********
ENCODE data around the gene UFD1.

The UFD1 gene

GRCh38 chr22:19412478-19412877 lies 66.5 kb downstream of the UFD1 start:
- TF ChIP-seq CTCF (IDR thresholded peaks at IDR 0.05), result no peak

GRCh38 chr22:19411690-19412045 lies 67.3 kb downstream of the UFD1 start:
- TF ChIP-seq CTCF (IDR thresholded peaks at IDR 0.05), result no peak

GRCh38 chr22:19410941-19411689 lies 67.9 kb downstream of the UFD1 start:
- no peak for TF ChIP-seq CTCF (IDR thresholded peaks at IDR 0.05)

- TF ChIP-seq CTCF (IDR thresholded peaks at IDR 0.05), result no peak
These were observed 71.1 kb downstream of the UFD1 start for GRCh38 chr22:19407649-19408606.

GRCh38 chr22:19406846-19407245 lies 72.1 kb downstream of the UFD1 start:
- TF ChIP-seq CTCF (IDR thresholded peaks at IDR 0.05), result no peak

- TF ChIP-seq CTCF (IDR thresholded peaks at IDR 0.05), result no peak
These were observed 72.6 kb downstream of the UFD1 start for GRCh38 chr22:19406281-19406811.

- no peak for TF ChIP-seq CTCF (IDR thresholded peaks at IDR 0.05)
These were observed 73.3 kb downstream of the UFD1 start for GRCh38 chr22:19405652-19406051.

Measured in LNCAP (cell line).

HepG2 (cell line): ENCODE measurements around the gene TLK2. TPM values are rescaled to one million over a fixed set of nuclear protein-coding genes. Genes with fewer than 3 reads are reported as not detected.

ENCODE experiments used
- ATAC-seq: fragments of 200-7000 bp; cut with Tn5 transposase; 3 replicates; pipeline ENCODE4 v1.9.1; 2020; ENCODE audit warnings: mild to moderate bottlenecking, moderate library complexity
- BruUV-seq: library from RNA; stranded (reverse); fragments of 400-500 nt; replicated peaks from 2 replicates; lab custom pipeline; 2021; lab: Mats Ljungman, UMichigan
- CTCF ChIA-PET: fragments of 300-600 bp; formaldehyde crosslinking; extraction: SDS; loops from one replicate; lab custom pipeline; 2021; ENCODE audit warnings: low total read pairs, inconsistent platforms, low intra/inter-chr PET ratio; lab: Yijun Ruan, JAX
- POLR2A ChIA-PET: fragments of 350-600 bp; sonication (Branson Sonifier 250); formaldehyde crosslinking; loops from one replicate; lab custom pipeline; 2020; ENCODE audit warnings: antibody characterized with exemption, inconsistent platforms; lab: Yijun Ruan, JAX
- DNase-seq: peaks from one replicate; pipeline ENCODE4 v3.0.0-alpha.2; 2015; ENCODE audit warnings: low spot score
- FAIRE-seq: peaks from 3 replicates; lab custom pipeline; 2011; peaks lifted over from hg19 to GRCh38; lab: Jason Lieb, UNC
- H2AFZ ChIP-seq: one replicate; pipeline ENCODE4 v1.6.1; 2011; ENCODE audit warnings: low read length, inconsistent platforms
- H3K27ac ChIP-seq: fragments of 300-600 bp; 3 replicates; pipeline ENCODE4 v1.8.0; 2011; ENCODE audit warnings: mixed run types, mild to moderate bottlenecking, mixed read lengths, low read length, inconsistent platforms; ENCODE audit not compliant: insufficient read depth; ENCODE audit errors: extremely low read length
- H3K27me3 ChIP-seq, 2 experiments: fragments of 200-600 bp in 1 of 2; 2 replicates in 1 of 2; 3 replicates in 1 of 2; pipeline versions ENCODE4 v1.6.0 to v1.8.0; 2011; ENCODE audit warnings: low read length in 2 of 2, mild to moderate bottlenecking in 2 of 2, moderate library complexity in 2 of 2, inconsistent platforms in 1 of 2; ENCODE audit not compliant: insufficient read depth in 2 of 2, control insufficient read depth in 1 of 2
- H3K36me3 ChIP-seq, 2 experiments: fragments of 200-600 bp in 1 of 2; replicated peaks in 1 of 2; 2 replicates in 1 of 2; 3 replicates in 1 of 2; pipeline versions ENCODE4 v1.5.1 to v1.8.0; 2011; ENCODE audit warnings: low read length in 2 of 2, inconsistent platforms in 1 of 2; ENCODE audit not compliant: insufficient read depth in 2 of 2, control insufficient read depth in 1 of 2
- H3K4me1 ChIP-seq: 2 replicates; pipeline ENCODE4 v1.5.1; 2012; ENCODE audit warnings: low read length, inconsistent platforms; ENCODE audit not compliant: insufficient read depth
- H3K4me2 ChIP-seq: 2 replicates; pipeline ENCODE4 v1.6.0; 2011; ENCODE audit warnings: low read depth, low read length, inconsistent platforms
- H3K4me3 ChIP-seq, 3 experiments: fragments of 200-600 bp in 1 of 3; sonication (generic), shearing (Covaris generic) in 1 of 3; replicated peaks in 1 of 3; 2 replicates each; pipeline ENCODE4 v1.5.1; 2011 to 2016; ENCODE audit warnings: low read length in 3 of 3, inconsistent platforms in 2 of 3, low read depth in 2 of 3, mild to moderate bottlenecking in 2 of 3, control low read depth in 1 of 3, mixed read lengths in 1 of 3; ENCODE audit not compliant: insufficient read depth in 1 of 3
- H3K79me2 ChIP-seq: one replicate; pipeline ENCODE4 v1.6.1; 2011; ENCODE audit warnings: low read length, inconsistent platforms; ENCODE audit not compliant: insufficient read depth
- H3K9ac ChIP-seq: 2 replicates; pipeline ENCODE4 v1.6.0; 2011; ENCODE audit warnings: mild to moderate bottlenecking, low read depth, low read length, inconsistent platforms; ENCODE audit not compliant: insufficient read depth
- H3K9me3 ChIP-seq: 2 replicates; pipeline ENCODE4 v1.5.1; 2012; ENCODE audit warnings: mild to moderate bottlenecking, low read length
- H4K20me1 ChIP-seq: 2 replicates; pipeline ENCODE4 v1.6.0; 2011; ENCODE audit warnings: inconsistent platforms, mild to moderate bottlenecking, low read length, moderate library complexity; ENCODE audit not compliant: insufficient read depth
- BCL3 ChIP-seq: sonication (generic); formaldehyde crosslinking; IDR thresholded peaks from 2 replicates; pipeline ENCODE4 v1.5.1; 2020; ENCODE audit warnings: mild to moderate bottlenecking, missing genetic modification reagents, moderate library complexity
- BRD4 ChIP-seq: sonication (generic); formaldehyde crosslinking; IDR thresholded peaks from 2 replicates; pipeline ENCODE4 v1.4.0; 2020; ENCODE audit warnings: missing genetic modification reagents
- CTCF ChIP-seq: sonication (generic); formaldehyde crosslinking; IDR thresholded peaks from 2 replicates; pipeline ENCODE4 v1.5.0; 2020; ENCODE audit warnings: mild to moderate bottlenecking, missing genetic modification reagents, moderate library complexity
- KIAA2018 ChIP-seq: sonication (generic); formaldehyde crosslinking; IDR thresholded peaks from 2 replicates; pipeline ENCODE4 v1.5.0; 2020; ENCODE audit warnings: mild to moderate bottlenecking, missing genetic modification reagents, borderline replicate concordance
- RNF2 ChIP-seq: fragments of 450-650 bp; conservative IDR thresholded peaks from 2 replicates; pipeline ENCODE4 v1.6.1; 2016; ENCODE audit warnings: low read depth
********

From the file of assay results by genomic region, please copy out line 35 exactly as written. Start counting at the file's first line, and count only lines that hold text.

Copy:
- H3K9me3 ChIP-seq: 2 replicates; pipeline ENCODE4 v1.5.1; 2012; ENCODE audit warnings: mild to moderate bottlenecking, low read length